Topped up

There are two sets of stretchers on the Stickley tabouret we’re making.  Once the bottom ones are complete, we need to start on the top set.  It’s relatively straightforward, as the tenons are a simple rectangular form.


One thing that is crucial to the overall success of the build comes through here.  IT IS ESSENTIAL that the distance between the shoulders on the top stretchers be as close as possible to the distance between the shoulders on the bottom stretchers.  I use the actual bottom stretcher as my measure for this.  If you have two different lengths between your tenons, even if it is only a small distance, it will cause your nominally square assembly to distort.  So do take some care to ensure that the stretcher lengths are the same.

A brief aside here as regards the difference between working in a “style” and making a reproduction.  If you’ve perused the extant body of knowledge on a particular genre of furniture, you can probably create something in that vein, or “style”.  In this case, the Craftsman style is characterised by massively proportioned components, rectilinear forms, exposed joinery, and the prevalence of white oak (preferably quartersawn).  So if you were to create a piece that did not exist back in the 1900’s and 1910’s (Stickley never created an entertainment center, for instance), you can use those elements to make something that will be harmonious with the extant body of work.  This gives you a lot of flexibility with only a few parameters, mostly dealing with aesthetics and not construction.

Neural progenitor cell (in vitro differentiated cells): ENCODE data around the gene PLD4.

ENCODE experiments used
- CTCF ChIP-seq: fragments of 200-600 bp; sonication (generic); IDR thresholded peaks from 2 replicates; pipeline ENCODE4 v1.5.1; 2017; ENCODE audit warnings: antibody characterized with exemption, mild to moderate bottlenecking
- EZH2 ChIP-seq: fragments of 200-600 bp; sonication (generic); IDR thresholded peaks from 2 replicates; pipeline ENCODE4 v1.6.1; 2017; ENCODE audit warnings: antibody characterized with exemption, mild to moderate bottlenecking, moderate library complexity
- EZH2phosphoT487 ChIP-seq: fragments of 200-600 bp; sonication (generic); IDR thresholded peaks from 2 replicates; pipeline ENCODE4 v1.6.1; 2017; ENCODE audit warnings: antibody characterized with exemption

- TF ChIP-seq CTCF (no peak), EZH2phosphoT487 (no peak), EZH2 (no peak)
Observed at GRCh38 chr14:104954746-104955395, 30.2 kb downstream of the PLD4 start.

If, on the other hand, you are reproducing a particular, preexisting piece, you are bound by the exact characteristics of that piece.  No matter how you would like to achieve a need, you are constrained by the details of the piece, even if it seems as if you could make it “better”.  In this case, the literature I have on this tabouret specifies that the top stretchers are constructed with a simple square tenon (the abundance of long grain to long grain gluing surface ensures a sturdy assembly).  If I were designing this piece today, I might choose to use a dovetailed tenon to ensure that even if the glue were to fail, the assembly would still be secure.  However, as I am reproducing a form, I am bound by the previous construction.

At any rate, once the tenons are cut, we again have to cut a halving joint where the two stretchers meet in the middle of our framework, and that will complete the top stretcher subassembly.